Branding for a City
We know that branding is basically a marketing exercise which is utilized for selling products/services. This activity has long been associated with businesses looking to scale their sales and operations and increase their outreach through awareness. The basic components making up a brand identity include visual symbols, culture, slogans, values and vision and mission.
While we are aware of business/organizational branding, the term ‘city branding’ has recently evolved to take its place next to these traditional forms of branding. What is city branding?
City branding refers to a marketing strategy that is designed to provide a unique identity to a city. The main target audience for city branding typically includes citizens, investors, companies and visitors/tourists. Several types of city branding tend to be focused on a slogan which highlights the distinctive character of that city. For instance, perhaps the most common example of slogan-centric city branding is “I ❤ NY”. This particular branding slogan has been in use ever since 1977 and has significantly helped in promoting tourism for New York City.
Why does a city need branding?
The answer to this question is actually quite straightforward: to transform the city into a global destination. Research suggests that effective branding could help position a city as a place where more people want to create a life for themselves, i.e. buy/rent a home, work or visit during the holidays. A city needs a powerful identity if it is competing with other popular destinations for things like business and tourism.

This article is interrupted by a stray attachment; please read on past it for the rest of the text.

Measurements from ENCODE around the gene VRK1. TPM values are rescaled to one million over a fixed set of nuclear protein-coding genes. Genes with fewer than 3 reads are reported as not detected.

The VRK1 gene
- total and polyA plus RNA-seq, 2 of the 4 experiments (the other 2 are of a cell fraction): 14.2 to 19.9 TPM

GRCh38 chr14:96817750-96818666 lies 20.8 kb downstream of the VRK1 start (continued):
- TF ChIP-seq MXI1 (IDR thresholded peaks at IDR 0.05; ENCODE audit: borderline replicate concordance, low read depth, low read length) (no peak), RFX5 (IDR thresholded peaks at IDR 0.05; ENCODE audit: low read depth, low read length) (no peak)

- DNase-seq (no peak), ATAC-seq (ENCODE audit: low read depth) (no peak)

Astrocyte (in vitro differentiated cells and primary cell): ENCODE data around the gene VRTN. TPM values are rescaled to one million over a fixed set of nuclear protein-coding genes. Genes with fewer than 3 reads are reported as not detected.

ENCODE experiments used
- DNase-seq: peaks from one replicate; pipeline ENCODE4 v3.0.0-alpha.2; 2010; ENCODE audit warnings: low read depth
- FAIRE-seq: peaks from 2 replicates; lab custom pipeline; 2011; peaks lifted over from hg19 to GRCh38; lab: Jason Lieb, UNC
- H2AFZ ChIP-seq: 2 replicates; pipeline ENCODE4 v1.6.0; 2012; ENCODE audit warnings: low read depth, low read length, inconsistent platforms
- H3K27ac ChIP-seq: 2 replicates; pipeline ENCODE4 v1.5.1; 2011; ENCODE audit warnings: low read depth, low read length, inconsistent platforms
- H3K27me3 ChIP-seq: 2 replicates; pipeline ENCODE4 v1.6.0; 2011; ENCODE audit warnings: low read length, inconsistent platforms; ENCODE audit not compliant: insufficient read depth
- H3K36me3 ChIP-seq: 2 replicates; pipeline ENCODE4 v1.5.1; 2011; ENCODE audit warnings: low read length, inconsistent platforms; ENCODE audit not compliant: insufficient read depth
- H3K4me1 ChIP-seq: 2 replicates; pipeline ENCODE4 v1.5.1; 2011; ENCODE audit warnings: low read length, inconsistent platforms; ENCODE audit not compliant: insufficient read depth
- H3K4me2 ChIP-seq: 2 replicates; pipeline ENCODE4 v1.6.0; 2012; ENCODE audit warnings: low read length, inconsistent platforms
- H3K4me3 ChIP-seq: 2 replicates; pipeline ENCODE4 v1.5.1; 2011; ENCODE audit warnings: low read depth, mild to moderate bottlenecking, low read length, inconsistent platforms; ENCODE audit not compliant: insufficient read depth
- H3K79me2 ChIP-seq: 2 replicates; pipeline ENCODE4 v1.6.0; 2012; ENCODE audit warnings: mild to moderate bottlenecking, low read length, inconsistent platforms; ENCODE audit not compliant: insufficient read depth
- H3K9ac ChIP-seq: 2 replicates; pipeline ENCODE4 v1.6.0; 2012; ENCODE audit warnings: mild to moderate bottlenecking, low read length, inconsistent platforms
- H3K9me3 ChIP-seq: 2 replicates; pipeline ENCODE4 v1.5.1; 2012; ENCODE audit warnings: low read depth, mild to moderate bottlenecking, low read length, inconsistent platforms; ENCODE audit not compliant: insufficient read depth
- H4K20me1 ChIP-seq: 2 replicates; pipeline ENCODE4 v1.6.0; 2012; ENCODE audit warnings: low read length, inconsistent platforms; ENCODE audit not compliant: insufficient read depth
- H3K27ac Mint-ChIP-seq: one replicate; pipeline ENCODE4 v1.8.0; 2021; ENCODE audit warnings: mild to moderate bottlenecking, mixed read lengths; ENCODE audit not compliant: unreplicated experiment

How to Increase a City’s Brand Awareness
Destination branding can be defined as a marketing strategy which involves the communication of feelings, emotions, culture and the overall experience people have when they visit a place. City branding can be quite challenging since it takes into consideration numerous variables which aren’t fully controllable (e.g. the weather or the taste of food at a restaurant). Nevertheless, it is important to have a clear branding strategy in place before investing in any kind of expensive advertising or promotion for the city.
City branding is usually done by a group of institutions and organizations such as the City Council, Tourism Board, local media, special events committee and others. Here are a few basic questions that need to be addressed in order to devise a powerful branding strategy for a city:
- What does the city presently stand for? (a review of its strengths and weaknesses)
- How does the city want to be positioned in the future?
- What makes the city unique, attractive and valuable to the target consumer and business audiences?
- What role can community groups and key stakeholders play in adding life to the brand?
Today we live in the digital era where traditional forms of advertising, branding and communication have been left far behind. City branding is likely to have a higher impact and see greater success if it combines the traditional and modern branding techniques in an all-inclusive marketing strategy.